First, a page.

A new trend in emergency rooms may reduce misdiagnosis of elderly patients. A few new hospitals are opening ERs specially designed for seniors, without all the confusion and clamor and with a little more comfort. But the real question is whether they'll truly improve care.
Misdiagnosis is when the physician doesn't realize that the patient has a particular medical problem and sends them home with the wrong diagnosis and the wrong treatment plan. Sometimes, the patient may die or suffer some other catastrophic injury like the loss of fingers or other amputation because they did not get the necessary medical treatment in a timely fashion.
Some emergency rooms currently don't take enough time to properly diagnose the multiple ailments with which older people tend have. Those patients may not even have the same symptoms as younger people. They're less likely to report chest pain with a heart attack, for instance, complaining instead of vague symptoms such as dizziness or nausea. Urinary tract infections sometimes cause enough confusion to be mistaken for dementia.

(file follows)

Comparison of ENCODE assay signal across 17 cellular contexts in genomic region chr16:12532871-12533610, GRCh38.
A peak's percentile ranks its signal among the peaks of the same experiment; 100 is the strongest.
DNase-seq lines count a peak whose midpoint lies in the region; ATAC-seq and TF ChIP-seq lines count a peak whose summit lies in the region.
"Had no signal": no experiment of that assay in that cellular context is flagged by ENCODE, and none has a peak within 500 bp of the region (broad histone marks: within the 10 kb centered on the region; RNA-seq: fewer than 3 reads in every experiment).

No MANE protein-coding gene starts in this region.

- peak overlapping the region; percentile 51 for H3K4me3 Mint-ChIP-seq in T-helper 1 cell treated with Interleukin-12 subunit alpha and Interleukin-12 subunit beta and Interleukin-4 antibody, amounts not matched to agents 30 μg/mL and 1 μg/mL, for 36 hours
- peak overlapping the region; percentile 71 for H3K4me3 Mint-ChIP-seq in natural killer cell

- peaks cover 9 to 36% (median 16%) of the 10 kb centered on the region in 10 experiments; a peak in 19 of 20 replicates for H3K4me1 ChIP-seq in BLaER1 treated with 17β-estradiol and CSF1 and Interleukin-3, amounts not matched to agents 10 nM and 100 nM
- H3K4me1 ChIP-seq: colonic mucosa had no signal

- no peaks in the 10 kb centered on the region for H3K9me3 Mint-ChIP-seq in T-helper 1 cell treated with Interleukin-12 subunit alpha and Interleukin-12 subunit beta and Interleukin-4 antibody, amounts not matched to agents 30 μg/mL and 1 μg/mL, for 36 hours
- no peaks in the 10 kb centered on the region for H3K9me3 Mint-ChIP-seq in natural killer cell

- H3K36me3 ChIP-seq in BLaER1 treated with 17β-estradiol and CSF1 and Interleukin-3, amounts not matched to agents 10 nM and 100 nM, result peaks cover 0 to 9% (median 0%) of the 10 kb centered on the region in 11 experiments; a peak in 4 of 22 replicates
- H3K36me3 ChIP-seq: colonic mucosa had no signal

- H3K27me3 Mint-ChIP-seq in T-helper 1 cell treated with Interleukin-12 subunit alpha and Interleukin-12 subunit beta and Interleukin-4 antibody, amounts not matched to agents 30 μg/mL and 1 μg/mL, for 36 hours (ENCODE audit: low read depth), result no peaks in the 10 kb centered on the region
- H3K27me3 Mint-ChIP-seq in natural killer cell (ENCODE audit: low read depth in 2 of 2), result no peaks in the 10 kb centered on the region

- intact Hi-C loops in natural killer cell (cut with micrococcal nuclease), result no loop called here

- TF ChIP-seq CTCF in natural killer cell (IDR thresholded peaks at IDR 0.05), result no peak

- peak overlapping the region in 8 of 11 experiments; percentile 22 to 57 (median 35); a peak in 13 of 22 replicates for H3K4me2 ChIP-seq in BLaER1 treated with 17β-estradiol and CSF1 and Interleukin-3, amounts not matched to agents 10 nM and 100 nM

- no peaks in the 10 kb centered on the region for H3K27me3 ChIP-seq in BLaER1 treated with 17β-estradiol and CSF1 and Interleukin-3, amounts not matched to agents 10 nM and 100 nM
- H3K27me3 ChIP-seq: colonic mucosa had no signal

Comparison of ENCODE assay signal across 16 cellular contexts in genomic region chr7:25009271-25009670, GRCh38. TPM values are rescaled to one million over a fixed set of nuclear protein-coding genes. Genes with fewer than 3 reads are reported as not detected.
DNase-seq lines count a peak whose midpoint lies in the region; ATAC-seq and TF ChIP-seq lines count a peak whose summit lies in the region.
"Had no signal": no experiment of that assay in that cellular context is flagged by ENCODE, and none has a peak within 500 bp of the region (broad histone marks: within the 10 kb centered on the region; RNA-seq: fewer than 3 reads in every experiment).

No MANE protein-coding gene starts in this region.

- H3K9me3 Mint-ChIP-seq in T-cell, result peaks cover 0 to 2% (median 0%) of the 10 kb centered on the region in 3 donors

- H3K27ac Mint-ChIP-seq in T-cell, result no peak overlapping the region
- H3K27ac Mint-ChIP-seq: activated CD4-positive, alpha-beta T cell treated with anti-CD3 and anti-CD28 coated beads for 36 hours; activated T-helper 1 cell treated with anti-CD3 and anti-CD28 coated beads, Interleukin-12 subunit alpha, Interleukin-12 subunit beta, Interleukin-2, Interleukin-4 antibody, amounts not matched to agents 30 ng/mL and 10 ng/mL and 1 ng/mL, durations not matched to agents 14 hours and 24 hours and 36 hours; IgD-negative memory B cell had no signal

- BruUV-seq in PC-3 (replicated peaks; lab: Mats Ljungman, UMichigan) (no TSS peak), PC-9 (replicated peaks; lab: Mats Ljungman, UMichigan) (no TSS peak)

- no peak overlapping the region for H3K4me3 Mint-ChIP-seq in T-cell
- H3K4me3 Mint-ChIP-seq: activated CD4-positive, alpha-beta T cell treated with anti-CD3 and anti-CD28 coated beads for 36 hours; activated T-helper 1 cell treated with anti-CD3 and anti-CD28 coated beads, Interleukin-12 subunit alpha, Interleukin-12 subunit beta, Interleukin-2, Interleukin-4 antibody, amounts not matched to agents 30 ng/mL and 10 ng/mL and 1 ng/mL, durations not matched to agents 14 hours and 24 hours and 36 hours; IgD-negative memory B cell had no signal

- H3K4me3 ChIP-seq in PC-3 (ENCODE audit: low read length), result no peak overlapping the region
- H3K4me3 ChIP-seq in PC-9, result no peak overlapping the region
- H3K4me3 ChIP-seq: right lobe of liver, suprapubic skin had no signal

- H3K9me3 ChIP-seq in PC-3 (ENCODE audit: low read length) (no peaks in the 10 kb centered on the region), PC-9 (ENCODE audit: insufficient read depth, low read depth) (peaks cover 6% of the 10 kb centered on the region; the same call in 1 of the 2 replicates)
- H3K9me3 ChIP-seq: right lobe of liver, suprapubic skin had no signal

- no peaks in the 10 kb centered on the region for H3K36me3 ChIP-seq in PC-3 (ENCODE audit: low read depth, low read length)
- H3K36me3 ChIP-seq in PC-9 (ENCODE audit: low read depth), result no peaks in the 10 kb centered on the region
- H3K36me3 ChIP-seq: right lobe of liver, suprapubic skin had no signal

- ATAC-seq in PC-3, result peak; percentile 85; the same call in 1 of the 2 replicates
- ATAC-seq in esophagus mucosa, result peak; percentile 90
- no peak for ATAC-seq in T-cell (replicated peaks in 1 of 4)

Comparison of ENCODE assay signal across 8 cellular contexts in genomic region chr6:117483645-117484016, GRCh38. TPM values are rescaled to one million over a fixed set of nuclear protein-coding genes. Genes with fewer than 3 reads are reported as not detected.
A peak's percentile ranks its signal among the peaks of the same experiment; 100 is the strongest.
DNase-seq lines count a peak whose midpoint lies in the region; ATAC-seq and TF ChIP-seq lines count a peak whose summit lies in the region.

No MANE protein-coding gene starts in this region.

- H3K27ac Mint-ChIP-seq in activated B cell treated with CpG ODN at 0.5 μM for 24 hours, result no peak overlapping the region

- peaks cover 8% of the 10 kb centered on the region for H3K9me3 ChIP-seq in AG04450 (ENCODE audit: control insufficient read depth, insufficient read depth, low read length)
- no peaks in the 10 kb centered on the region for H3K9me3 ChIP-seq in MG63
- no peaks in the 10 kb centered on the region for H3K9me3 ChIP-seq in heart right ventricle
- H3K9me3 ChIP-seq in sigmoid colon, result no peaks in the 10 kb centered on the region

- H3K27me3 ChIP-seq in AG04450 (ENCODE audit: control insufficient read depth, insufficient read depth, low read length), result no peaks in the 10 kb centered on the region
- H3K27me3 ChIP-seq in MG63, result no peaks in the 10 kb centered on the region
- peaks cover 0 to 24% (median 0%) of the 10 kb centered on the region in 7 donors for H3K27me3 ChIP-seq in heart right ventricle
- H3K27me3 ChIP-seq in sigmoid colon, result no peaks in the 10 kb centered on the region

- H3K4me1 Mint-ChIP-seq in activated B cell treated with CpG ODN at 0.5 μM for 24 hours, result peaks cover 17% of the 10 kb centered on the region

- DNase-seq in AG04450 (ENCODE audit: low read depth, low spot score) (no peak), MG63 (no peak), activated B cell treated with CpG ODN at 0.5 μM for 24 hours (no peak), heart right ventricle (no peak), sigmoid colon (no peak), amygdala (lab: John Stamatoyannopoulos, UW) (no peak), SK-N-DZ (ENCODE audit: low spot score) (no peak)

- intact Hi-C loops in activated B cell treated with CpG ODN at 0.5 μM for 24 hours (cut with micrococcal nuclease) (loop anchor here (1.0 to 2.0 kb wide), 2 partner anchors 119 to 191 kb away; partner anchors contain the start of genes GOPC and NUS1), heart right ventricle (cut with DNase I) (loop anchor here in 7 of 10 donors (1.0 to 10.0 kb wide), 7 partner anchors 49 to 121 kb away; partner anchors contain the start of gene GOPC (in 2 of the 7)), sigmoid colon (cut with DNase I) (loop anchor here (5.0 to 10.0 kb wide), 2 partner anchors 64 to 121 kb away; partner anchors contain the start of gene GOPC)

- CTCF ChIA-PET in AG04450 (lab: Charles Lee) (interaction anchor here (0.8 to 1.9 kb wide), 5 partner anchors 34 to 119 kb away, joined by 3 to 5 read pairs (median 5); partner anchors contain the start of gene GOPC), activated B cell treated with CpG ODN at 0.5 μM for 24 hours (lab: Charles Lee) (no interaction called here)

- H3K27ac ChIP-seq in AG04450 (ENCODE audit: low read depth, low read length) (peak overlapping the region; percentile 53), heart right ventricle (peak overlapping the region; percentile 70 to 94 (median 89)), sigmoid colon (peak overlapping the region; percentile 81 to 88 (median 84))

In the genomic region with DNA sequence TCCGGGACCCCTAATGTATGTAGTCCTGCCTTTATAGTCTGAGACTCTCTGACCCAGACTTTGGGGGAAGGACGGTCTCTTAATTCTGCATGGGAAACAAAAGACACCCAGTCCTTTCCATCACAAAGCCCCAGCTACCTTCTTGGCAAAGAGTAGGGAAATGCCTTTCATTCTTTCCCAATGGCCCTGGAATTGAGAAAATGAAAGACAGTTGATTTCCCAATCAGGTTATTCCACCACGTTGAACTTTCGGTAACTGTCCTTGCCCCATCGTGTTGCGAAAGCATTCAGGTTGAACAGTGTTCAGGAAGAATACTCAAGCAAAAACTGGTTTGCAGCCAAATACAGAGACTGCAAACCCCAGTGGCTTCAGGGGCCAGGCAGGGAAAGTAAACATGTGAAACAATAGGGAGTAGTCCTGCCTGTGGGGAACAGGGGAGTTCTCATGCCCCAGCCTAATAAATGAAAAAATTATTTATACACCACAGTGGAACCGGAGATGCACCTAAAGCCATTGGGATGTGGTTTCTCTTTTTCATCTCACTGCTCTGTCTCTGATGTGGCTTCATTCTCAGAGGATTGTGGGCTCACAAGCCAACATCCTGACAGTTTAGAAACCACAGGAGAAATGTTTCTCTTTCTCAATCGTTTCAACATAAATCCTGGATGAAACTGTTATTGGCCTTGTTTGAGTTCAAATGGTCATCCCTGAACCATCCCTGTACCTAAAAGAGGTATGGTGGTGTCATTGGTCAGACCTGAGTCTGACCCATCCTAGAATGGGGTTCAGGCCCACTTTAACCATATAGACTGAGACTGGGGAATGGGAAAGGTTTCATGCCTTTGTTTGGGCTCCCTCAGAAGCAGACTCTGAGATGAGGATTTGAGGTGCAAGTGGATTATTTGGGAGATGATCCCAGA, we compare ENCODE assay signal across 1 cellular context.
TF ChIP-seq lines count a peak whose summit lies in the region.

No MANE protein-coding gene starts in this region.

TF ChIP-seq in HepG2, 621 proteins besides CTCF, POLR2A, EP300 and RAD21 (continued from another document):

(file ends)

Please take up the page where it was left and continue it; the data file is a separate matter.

A study published in January called delirium and dementia an "invisible hazard" for many older patients because ERs don't routinely check for not-too-obvious cognitive problems - yet such patients can't accurately describe their symptoms or understand what they're supposed to do at home. The safe method of diagnosis for an emergency room physician doesn't change just because his or her waiting room is busy or crowded. The standard method for diagnosis is called differential diagnosis.
Seniors already make 17 million ER visits a year, and 1 in 5 Americans will be 65 or older by 2030. As a medical malpractice lawyer I hope this new change shows an improved trend on taking the time to properly diagnosis a patient even if it takes a little longer.